NEW YORK — Sampling the storied atmosphere at Madison Square Garden for the first time, Juwan Staten made it his mecca.
Pouring in 14 of his season-high 24 points during the second half, Staten turned back N.C. State’s rally and sparked No. 22 West Virginia to an 83-69 victory—its most satisfying result on the U.S. mainland this season.
“That’s a special moment,” Staten said after claiming MVP honors the Gotham Classic. “This is the best place to play basketball in the world.”
At times Saturday night, Staten played like one of the world’s best point guards, or at least one of the nation’s best.
Wolfpack coach Mark Gottfried acknowledged as much: “It was a one-point game and I thought he just said, ‘I am going to play like the Big 12 player of the year.’ He took the game over.”
Staten sank 10-of-17 shots, dished out six assists and, according to Bob Huggins, “played as hard defensively as he’s played all year.” Two of his four turnovers came on offensive fouls created by the artful flops of N.C. State guard Cat Barber.
West Virginia (10-1) heard plenty of whistles it didn’t like, accumulating a season-worst 31 fouls (12 more than its per-game average). The foul discrepancy was 10-3 in the opening half when Huggins received a technical during a media timeout.
Responding to their coach’s fire, WVU surfaced from the timeout with a 6-0 run to lead 26-18. That margin ballooned to 13 later in the half.
“That tech, It was because he was hyped and energetic and involved in the game,” said Devin Williams, who was hyped and energetic and involved himself with 16 points, eight rebounds and no fear of challenging N.C. State’s vaunt shot-swatter BeeJay Anya.
That helped Huggins capture his 750th win and WVU improve to 32-44 at MSG.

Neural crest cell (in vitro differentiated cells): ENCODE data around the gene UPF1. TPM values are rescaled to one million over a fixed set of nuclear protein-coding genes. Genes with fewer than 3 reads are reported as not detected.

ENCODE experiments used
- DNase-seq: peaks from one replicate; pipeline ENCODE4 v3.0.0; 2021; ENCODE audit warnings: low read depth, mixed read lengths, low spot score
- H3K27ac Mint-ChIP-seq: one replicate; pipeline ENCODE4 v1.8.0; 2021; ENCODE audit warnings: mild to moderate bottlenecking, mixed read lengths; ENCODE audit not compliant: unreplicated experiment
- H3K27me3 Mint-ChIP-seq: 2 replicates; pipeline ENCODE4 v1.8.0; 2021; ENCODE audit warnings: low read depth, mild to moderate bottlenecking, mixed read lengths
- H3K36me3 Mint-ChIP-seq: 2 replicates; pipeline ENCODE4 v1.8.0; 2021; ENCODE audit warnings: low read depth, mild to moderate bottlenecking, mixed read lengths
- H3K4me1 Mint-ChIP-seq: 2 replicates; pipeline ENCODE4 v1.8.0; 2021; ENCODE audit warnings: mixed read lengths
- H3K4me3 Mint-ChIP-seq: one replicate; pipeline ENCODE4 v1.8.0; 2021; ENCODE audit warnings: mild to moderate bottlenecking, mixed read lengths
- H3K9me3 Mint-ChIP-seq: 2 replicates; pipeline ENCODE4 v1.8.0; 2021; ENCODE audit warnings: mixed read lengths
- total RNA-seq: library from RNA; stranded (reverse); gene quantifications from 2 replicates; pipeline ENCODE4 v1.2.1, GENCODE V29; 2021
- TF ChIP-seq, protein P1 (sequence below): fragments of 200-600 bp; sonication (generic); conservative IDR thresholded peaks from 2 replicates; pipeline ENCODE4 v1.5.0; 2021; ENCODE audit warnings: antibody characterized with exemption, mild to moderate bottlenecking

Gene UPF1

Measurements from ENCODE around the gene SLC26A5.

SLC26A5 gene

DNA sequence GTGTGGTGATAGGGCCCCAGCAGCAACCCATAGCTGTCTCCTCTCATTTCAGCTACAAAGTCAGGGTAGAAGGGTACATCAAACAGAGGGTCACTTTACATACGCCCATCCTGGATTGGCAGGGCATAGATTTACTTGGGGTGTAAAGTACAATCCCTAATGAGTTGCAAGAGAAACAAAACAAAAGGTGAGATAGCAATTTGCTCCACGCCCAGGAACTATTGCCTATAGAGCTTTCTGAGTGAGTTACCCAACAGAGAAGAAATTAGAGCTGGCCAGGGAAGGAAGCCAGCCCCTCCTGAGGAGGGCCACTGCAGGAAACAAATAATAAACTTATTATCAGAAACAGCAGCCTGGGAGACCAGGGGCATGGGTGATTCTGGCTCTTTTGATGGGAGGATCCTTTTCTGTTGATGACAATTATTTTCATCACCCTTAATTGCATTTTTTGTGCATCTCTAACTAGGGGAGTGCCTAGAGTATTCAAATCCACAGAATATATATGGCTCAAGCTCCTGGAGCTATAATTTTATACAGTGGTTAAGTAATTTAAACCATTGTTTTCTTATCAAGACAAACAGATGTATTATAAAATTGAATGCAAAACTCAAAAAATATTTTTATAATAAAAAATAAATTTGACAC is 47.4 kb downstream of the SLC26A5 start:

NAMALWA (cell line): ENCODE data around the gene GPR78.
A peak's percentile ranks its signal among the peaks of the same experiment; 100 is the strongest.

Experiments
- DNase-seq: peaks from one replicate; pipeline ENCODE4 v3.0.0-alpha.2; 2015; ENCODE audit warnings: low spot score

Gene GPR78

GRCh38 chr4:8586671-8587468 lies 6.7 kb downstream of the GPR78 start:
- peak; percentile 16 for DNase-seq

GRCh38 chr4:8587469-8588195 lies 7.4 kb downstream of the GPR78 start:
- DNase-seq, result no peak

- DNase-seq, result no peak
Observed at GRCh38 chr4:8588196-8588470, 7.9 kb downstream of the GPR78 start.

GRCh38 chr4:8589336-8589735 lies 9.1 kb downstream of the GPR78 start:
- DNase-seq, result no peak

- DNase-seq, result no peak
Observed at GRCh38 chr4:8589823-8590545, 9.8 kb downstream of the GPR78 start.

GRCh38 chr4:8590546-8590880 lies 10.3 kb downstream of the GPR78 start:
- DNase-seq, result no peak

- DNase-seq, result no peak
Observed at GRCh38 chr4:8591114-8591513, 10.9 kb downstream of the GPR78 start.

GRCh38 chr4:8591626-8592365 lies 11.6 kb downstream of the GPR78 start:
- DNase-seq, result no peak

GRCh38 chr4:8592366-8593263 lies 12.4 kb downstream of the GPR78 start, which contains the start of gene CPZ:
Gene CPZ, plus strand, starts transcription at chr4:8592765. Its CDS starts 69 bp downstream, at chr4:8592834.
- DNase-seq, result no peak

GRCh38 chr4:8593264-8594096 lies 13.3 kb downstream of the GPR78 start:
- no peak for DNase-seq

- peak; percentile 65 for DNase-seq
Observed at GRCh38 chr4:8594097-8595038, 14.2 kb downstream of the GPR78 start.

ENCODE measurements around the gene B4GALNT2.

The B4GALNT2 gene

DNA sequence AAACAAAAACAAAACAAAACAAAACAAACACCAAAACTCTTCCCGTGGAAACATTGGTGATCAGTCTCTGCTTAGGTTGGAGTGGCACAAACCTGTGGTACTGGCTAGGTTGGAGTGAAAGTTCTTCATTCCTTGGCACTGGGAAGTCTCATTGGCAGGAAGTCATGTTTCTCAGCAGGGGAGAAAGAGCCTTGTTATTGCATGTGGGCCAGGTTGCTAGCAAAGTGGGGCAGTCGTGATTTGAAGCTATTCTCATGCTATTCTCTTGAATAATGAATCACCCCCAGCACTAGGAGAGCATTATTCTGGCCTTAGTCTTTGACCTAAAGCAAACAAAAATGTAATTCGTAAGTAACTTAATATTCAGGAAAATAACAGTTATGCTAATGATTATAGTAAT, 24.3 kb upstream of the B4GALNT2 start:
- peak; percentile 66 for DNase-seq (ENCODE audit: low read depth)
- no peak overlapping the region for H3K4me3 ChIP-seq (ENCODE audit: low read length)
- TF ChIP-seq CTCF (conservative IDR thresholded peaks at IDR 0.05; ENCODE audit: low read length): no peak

Trevor Lacey matched Staten for game-high honors with 24 points, including 19 of his team’s 37 second-half points. At times they put on what essentially a one-on-one shooting match.
Barber scored 16 for the Wolfpack (9-3) but produced a minus-2 assist-turnover ratio, and Ralston Turner scored only nine points after scorching Tennessee for 33 on Wednesday.
Offensive surge: At 53 percent, West Virginia enjoyed its hottest shooting night of the season. Jaysean Paige made 5-of-7 shots in scoring 11 points in a sixth-man’s role, fueling a 30-11 edge in bench scoring.
Most stunning? Jonathan Holton ended a nearly month-long drought that had dropped his 3-point percentage below 12 percent. He sank two from the right corner in the final 3:45, ending a string of 11 straight misses over six games.
“It’s definitely nice for the lid to come off,” he said. “I was like blessed. Thank God, I finally hit one.”
No LSU redux: The collapse that burned West Virginia against LSU seemed to be repeating itself when the Wolfpack twice pulled within a point during the second half.
This time, however, the Mountaineers stopped the bleeding.
“We played the whole game tonight,” said Paige.
Since squandering a 14-point lead against LSU, the Mountaineers have won three consecutive games.
Turnovers, turnovers: N.C. State committed 23 turnovers, including 16 in the first half. Gottfried had no answer after his primary ballhandlers—Lacey, Barber and Turner—lost 14 combined. That’s three more than the Pack came in averaging as a team.
“Their pressure bothered us. In the first half we played like a young team and they looked like sharks in the water,” Gottfried said. “It’s the kind of things where we had no poise. They sped us up.”
Fouls, fouls, fouls: Paige fouled out in only 20 minutes, Nate Adrian committed four in six minutes and Holton was whistled four times in 16 minutes.
“I wish they’d bring it back like the old Big East and let us play,” joked Holton. “Coach Huggins, he wants us up in ’em and that’s the way I like to play—active. I’ve got to learn how to stop reaching in and getting cheap fouls.”
Crowd-sourcing: The announced attendance was 8,088 and West Virginia held the edge judging from the way Mountaineers fans dominated the “Dance Cam” appearances during timeouts.